The multiple nuclei model reorganized that land use zones often popped up at one, in chunks Industrial parks, shopping centers, and housing zones could be built in one, giant sweep of construction and be only very loosely connected to the original heart of the city The model does not suggest the CBD is not necessarily unimportant but does show that new areas of intense, urban growth (called nuclei) can grow simultaneously around key nodes of access or industry Some activities are attracted to particular nodes, whereas other try to avoid them Example: A university node might attract pizza places and bookstores Multiple-Nuclei Land Use Model

12 The three models help to understand where people with different social characteristics tend to live within an urban area Can also help explain why certain types of people live in particular places Uses social area analysis Uses census information to compare characteristics None of the models individually explain why different types of people live in distinctive parts of the city When combined, more helpful Critics Models are too simple Fail to consider the variety of reasons that lead people to select particular residential locations All three models created between WWI/ WWII No longer relevant The models say that most people prefer to live near others who have similar characteristics Concentric Zone Consider two families with the same income and ethnic background One family owns a home, the other rents The owner would more likely live in an outer ring and the renter in the inner ring Sector Model Given two families who own homes, the family with the higher income will not live in the same sector of the city as the family with the lower income Multiple Nuclei People with the same ethnic or racial background are likely to live near each other Apply the Models

13 Urban Realms Urban Land Model
Developed by James Vance in 1960s Influenced by increasing importance of automobile Explained suburban regions that were functionally tied to mixed-use, suburban downtowns with relative independence from the CBD Developed while observing the San Francisco Bay area metropolis Model grew from the multiple-nuclei model Argued nuclei were not just focal points of urban growth but developing into functioning “urban realms” Urban realms model recognized that many people’s daily lives and activities occurred within a fixed activity space within a portion , or urban realm, of a larger metro region In these “urban realms” on could find suburban downtowns filled with amenities needed for living “urban realms” Urban Realms Urban Land Model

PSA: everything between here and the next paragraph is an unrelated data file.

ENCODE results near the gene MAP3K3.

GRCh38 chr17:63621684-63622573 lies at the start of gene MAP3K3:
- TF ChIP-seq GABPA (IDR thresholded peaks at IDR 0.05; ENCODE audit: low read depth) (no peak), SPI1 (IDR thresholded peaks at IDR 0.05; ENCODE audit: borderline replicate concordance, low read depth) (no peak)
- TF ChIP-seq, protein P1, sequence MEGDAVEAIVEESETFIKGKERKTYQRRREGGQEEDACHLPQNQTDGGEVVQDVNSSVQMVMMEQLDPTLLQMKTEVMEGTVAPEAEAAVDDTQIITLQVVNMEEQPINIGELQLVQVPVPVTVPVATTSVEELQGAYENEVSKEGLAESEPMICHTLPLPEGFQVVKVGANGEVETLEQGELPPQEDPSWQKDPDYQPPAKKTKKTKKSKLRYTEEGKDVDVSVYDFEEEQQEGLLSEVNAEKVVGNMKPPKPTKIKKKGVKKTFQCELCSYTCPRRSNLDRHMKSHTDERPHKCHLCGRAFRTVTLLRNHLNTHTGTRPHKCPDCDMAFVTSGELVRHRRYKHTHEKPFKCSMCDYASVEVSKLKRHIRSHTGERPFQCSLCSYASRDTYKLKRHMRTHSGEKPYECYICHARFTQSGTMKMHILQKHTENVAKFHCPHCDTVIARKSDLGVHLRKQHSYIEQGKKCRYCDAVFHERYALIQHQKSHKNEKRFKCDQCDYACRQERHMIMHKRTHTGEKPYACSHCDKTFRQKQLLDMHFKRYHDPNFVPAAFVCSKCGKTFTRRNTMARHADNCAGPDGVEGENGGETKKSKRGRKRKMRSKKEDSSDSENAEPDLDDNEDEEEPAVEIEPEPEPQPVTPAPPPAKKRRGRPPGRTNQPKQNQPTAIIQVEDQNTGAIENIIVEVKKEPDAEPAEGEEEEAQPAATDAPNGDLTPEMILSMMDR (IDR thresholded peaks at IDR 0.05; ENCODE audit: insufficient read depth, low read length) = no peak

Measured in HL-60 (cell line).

14 Borchert Model of Urban Evolution
In the 1960’s, Samuel Borchert studied cities in the United States and linked historical changes to urban evolution Borchert’s model defined four classical of cities based on the transportation technology that dominated the era when the city hit its initial growth spurt and found it’s comparative advantage Classifications Stage 1 Hit growth spurt in “sail- wagon” era of Mostly near ports and waterways for transportation Stage 2 “iron-horse” cities Grew around rivers and canals between when railroads and steamboats were growing rapidly Stage 3 “steel-rail epoch” During IR, when steel industry blossomed Stage 4 1920 Linked to air and car travel Borchert Model of Urban Evolution

15 In contrast to U.S. cities, wealthy Europeans still live in inner rings of the upper-class sector
Not just in the suburbs As in the U.S. wealthier Europeans cluster along a sector extending out from the CBD Often away from factories, on higher elevations Before electricity social segregation was vertical Meaning poor people lived in the basements or attics of buildings Today lower income families live outside the inner-city Mainly outskirts European Cities

16 Latin American Cities Latin American City Structure Model
Also called Ford-Griffin Model Created by Larry Ford and Ernest Griffin Particularly focused on areas colonized by Spain Stages of Latin American cities Pre-colonial Very few cities, ex. Tenochtitlan Most lived in rural settlements Colonial Expanded existing cities Followed standardized plans 1400s- Renaissance saw rebirth of Greco-Roman architecture and planned cities 1573- Spain passed a law ordering all colonial cities be built according to Greco-Roman designs Prominent, rectangular plazas dominated by Catholic Church and major governmental buildings Since independence Changing rapidly Latin American Cities

17 Latin American City Structure Model
Commercial and residential zones encircled the Latin American plaza Similar to CBD in North American cities CBD was most important in the focus of Latin America Suburbanization weaker In a Latin American city, wealth typically decreases as one moves outward from the downtown area Typically squatter settlements and rings of poverty are found in rings outside of the CBD Zones of squatter settlements are called Perifericos Other zones Zone of in situ accretion A region transitioning towards maturity and development that is a mix of middle-income and lower- income families Zone of maturity Includes services and infrastructural development Latin American City Structure Model